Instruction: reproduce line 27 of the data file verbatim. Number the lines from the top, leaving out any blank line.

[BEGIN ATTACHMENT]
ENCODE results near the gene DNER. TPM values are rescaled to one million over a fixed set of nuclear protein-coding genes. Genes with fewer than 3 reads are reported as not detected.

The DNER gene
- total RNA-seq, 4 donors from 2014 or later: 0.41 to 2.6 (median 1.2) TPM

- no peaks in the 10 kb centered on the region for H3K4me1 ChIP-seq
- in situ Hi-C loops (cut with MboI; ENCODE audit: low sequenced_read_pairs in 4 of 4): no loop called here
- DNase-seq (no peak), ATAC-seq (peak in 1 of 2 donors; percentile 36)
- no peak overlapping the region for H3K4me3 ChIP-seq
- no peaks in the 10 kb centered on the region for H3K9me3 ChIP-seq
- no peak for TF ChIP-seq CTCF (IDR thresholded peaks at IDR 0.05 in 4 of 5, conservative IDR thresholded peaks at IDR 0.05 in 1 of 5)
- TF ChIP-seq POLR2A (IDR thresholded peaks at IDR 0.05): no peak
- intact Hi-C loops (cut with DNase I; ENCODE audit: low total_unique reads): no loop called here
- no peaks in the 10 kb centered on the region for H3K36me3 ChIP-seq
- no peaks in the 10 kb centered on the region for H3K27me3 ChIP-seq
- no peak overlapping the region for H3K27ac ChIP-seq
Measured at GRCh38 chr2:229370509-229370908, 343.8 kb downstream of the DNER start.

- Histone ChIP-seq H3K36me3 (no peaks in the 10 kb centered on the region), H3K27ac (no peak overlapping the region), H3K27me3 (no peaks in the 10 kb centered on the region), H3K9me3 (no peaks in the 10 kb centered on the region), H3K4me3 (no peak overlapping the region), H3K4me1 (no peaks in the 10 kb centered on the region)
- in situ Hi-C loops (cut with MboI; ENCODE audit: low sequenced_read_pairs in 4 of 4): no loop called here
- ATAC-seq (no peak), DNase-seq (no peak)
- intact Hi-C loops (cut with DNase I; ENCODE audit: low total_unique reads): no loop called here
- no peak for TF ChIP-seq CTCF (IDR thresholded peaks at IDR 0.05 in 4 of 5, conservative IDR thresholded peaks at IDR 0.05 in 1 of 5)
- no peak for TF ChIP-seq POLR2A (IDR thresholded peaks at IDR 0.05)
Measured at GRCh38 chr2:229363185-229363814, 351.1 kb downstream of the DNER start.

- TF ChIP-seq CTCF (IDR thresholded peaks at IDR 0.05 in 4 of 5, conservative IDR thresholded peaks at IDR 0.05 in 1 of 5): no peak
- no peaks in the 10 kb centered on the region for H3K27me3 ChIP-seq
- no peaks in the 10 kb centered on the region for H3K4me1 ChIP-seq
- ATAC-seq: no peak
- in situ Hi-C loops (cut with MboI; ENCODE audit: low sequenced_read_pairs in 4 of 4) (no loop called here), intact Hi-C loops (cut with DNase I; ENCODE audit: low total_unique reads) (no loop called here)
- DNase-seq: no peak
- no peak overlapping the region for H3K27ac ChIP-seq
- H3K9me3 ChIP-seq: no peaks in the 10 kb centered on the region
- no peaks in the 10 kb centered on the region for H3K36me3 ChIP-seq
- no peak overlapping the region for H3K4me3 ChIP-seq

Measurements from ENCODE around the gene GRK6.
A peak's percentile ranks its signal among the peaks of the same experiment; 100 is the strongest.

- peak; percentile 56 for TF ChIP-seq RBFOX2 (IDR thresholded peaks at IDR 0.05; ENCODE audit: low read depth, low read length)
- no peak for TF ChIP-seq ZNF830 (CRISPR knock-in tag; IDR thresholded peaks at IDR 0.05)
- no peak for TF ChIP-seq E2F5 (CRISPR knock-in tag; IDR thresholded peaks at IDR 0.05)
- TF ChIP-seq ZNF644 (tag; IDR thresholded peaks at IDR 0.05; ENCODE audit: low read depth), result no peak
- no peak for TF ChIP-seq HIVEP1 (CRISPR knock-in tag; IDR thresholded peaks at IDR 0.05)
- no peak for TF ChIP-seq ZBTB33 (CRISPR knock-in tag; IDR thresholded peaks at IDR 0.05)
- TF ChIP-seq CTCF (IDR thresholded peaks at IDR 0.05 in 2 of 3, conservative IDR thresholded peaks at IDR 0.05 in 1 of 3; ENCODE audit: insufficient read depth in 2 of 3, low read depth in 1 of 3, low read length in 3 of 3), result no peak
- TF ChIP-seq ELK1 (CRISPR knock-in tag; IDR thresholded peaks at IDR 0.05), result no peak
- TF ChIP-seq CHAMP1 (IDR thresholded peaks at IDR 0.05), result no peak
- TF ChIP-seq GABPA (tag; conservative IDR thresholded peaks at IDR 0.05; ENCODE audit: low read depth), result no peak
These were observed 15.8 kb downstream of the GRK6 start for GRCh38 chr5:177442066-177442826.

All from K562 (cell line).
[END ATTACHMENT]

- in situ Hi-C loops (cut with MboI; ENCODE audit: low sequenced_read_pairs in 4 of 4) (no loop called here), intact Hi-C loops (cut with DNase I; ENCODE audit: low total_unique reads) (no loop called here)